Arsenal and Liverpool are set to meet at Anfield this weekend, and with that a certain Andrey Arsahvin may spring to mind. For him, scoring four at Anfield in one game will be up there as one of his career highs and it may be all he is remembered for his in his topsy turvy spell at the Gunners. However, there is more than meets the eye in terms of the little Russian who came to Arsenal with an ever growing reputation.
Andrey Arshavin joined Arsenal in January 2009, and at the time was the club's record transfer, costing the Gunners around £15m. It seemed an absolute steal to get a player of his quality for that little money. His performances at Euro 2008 for Russia earned him a place in the Team of the Tournament but despite not proving himself in a big league, Arsene Wenger took the decision to lure him from Zenit to the Emirates. It was a signing that sparked celebrations throughout Arsenal supporters, but it was a love affair that quickly spiralled out of control.
It wasn't just his performances for Russia that had caught the eye though; his displays for Zenit Saint Petersburg in Russia's top division had seen him score 15 times and earn an incredible 27 assists in the 2007 season, before netting nine times and notching up a tally of 11 assists in the season before he came to England. As expected he took one or two months to adapt as winter transfers usually do, but his quality was clear for all to see when he scored a remarkable solo goal against Blackburn to open his account.
Arshavin has always had brilliant close touch control and balance which is what made him such a tricky player to deal with in the prime of his career. He seemed to be the perfect Arsenal player under Wenger. He was composed, relaxed and above all he created opportunities for his team mates as well as himself. His 41 assists in 143 Arsenal games proved that.
It was his four goals at Anfield in his first few months at the club that really caught the eye though. His first, if Arsenal fans can bare to look the build-up to the goal (both Nasri and Fabregas were involved) was hammered home in off the bar whilst his second was fired home brilliantly from the edge of the area. They were goals that both prompted his classic "Shhh" celebration. The strike that sealed his hat-trick was gifted to him on a plate by Fabio Aurelio but his fourth was a classic Arsenal counter attack. Walcott broke and then found the Russian, who slammed it home. It was a remarkable game for Arshavin, on a day where he made his name as an Arsenal player so soon after joining.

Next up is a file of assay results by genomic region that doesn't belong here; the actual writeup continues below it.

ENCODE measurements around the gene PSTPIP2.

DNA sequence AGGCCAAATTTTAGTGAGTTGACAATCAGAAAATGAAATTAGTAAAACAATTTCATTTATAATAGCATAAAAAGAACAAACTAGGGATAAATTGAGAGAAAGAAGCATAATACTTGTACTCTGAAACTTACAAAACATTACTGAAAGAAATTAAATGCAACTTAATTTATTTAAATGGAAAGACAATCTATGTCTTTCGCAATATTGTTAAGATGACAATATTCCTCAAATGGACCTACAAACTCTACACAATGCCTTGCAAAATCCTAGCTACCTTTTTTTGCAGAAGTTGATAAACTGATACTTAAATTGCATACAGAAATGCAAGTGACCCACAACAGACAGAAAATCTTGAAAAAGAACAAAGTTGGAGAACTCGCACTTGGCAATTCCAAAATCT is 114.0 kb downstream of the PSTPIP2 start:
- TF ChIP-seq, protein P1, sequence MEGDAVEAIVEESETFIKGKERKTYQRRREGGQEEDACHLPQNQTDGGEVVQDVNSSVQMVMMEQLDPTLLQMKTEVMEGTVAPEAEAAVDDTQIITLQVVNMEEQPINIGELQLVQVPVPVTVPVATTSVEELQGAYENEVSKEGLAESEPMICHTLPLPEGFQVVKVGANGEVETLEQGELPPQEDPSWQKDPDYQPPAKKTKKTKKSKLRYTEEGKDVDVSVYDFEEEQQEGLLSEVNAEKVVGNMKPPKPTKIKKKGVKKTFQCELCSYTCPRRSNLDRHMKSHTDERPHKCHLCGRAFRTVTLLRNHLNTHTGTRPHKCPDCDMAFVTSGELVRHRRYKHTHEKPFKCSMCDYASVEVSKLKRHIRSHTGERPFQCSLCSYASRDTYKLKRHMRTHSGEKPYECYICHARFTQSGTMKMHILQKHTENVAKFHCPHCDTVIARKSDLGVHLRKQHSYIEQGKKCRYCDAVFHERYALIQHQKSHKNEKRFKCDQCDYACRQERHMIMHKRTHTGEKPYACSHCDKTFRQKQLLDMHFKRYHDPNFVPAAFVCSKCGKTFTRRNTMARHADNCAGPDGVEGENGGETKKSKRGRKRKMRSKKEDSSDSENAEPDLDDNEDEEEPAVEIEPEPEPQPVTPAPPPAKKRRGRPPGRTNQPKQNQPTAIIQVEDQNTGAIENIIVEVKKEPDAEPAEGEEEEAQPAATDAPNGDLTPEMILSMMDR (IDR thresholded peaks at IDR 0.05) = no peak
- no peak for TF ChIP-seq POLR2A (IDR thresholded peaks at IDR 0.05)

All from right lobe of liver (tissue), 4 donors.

Coincidently he came second in the club's Player of the Season poll despite only playing half the season.
However, Andrey Arshavin was more than those four goals against Liverpool and despite being at the club during one of their most unsuccessful phases he produced some truly memorable moments. He was to score another brilliant goal at Anfield in the 2009/10 season, whilst in the same campaign he scored a thumping effort against Manchester United at Old Trafford. There was of course that mesmeric counter attacking goal against Barcelona in the Champions League too. Look his goals back and you'll notice that many of them were very instictive, not to mention the extreme quality of most of his strikes.
For some reason though he began to become very lacklustre, his work rate became noticably poor and his desire and love for the game looked to be lost. A loan spell at the back end of 2011/12 to his beloved Zenit St.Petersburg hoped to rejuvinate his Arsenal career but he ended up being sold back to them shortly after. Many Gunners fans became tired of the Russian's performances but it's difficult to forget some of the simply brilliant moments of entertainment he brought to the Premier League.
His final season did see him grab five assists in just 11 games, form that a small contingent of Arsenal fans thought was deserving of a second chance. It clearly wasn't to be as Wenger had also grown tired of his efforts. Overall he scored 31 times in 143 Arsenal games, 22 of which came throughout the 2009-10 and 2010-11 seasons.